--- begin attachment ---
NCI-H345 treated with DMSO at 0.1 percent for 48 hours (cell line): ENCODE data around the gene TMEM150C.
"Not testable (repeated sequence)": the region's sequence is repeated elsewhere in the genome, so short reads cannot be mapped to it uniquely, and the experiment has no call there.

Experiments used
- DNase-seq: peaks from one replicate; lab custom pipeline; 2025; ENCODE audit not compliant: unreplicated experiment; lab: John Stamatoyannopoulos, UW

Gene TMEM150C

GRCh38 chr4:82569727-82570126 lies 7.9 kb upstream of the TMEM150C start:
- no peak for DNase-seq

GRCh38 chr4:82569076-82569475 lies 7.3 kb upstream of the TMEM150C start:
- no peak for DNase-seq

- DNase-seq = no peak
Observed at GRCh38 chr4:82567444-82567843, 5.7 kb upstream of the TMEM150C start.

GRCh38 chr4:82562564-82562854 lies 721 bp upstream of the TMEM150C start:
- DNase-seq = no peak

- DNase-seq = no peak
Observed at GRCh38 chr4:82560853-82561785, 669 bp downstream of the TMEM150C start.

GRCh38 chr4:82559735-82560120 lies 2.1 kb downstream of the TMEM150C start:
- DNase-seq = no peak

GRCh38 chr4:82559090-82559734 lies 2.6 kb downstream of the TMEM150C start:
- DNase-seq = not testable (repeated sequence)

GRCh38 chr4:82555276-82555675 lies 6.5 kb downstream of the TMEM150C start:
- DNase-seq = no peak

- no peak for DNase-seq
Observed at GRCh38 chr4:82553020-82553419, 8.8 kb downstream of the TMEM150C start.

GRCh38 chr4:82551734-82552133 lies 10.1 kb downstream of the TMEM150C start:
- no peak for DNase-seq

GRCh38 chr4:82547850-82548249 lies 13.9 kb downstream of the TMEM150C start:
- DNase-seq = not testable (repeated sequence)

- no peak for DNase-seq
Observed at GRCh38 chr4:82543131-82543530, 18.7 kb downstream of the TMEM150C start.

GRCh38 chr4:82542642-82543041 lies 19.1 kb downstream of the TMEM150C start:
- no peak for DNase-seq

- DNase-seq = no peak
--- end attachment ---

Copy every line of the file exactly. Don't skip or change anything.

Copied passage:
NCI-H345 treated with DMSO at 0.1 percent for 48 hours (cell line): ENCODE data around the gene TMEM150C.
"Not testable (repeated sequence)": the region's sequence is repeated elsewhere in the genome, so short reads cannot be mapped to it uniquely, and the experiment has no call there.

Experiments used
- DNase-seq: peaks from one replicate; lab custom pipeline; 2025; ENCODE audit not compliant: unreplicated experiment; lab: John Stamatoyannopoulos, UW

Gene TMEM150C

GRCh38 chr4:82569727-82570126 lies 7.9 kb upstream of the TMEM150C start:
- no peak for DNase-seq

GRCh38 chr4:82569076-82569475 lies 7.3 kb upstream of the TMEM150C start:
- no peak for DNase-seq

- DNase-seq = no peak
Observed at GRCh38 chr4:82567444-82567843, 5.7 kb upstream of the TMEM150C start.

GRCh38 chr4:82562564-82562854 lies 721 bp upstream of the TMEM150C start:
- DNase-seq = no peak

- DNase-seq = no peak
Observed at GRCh38 chr4:82560853-82561785, 669 bp downstream of the TMEM150C start.

GRCh38 chr4:82559735-82560120 lies 2.1 kb downstream of the TMEM150C start:
- DNase-seq = no peak

GRCh38 chr4:82559090-82559734 lies 2.6 kb downstream of the TMEM150C start:
- DNase-seq = not testable (repeated sequence)

GRCh38 chr4:82555276-82555675 lies 6.5 kb downstream of the TMEM150C start:
- DNase-seq = no peak

- no peak for DNase-seq
Observed at GRCh38 chr4:82553020-82553419, 8.8 kb downstream of the TMEM150C start.

GRCh38 chr4:82551734-82552133 lies 10.1 kb downstream of the TMEM150C start:
- no peak for DNase-seq

GRCh38 chr4:82547850-82548249 lies 13.9 kb downstream of the TMEM150C start:
- DNase-seq = not testable (repeated sequence)

- no peak for DNase-seq
Observed at GRCh38 chr4:82543131-82543530, 18.7 kb downstream of the TMEM150C start.

GRCh38 chr4:82542642-82543041 lies 19.1 kb downstream of the TMEM150C start:
- no peak for DNase-seq

- DNase-seq = no peak